Arena Do Morro progress, first study

In order to understand the Arena Do Morro project, I attempted to replicate the floorplan of the site in order to get a general understanding of its layout. Much time was spent on finding official drawings as well as figuring out the scale of the image shown;

first attempt;

the scan unfortunately came out muddled

Analyzing the IAC building

For this assignment I chose to analyze the IAC building designed by Frank Gehry.

In terms of systems I deduced that the building consists of:

System A ) simple pilllars arranged in a sequence allowed by the concrete columns behind the building’s glazing.

System B ) a “twisting” effect on these pillars, due to the vertical mullions changing in angle, most often towards the south.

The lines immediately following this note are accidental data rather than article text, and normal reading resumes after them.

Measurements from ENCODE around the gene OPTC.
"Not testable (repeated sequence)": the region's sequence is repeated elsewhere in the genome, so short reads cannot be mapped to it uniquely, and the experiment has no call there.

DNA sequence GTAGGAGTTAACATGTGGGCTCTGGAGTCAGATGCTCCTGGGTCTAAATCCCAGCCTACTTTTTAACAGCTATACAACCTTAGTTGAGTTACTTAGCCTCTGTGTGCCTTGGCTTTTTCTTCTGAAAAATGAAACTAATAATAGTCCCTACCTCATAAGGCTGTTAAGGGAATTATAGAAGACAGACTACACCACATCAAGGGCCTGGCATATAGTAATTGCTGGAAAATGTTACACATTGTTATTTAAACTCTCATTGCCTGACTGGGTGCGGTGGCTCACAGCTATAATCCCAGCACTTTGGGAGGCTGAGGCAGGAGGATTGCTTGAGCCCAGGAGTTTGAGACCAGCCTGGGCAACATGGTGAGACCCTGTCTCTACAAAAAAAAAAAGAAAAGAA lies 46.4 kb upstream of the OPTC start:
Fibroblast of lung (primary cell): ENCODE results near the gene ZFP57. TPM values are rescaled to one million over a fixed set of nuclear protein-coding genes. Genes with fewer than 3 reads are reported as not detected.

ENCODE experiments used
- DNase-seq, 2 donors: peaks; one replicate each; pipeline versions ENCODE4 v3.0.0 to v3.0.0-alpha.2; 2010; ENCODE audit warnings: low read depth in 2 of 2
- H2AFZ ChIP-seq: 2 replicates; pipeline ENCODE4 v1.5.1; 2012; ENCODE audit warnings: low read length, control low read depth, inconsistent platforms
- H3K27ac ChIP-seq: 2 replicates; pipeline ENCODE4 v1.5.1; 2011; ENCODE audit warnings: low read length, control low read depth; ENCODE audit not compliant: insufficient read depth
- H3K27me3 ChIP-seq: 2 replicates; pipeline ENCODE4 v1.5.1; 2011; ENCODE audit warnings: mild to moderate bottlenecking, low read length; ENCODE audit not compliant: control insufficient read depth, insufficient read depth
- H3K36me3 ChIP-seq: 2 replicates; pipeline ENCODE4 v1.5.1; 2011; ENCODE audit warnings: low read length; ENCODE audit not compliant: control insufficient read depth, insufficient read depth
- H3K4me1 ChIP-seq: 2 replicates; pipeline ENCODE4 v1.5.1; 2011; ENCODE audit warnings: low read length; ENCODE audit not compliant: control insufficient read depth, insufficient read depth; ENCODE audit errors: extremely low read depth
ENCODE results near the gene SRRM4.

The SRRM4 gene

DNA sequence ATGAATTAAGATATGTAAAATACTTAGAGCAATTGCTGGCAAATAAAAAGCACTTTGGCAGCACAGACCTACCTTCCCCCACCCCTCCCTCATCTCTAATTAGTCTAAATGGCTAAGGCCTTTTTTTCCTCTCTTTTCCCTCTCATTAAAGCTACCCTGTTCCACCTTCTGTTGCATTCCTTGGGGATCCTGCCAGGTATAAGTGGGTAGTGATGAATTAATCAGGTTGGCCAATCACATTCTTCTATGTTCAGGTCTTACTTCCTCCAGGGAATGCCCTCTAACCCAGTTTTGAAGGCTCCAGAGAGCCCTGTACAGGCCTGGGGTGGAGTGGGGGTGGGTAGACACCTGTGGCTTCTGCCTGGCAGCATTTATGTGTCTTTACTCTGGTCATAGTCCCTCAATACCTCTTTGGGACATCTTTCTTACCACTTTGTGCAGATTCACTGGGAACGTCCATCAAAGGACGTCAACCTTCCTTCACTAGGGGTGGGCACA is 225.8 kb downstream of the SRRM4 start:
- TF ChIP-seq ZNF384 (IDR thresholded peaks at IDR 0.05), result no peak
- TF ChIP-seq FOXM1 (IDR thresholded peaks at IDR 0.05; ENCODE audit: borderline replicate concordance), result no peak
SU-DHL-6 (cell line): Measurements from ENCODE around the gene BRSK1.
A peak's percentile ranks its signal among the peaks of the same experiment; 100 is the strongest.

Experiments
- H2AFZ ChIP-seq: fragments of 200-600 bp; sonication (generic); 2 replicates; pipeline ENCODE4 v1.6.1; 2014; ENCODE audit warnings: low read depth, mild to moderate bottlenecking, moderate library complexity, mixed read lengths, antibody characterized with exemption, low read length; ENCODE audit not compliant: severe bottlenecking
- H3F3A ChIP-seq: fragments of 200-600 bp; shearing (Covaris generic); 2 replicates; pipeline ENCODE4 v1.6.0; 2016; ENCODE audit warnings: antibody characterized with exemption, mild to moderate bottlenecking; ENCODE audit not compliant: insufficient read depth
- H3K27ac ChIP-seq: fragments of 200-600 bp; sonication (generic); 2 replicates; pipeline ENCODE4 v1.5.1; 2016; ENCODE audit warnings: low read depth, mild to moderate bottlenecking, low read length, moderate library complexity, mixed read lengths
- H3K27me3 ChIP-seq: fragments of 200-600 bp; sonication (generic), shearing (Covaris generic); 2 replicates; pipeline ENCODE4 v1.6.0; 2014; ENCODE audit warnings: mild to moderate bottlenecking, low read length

System C )  white fritted glass that progressively reveals clear glass toward the center, giving the building the appearance of either the sky, the hudson, or the buildings that surround the structure.



Final Assignment: the Dance Academy

promptly after the conclusion of the midterm, we were tasked with designing a dance studio/academy in a lot that was 25 feet by 100 feet by 60 feet. In addition to this, the location of this lot would be directly next to the Highline, an area within NYC that attracts much attention. This aspect added another layer of complexity to this assignment as the building would be often be seen by individuals passing by on the Highline, which allows for an opportunity for interaction or intent to engage with these individuals.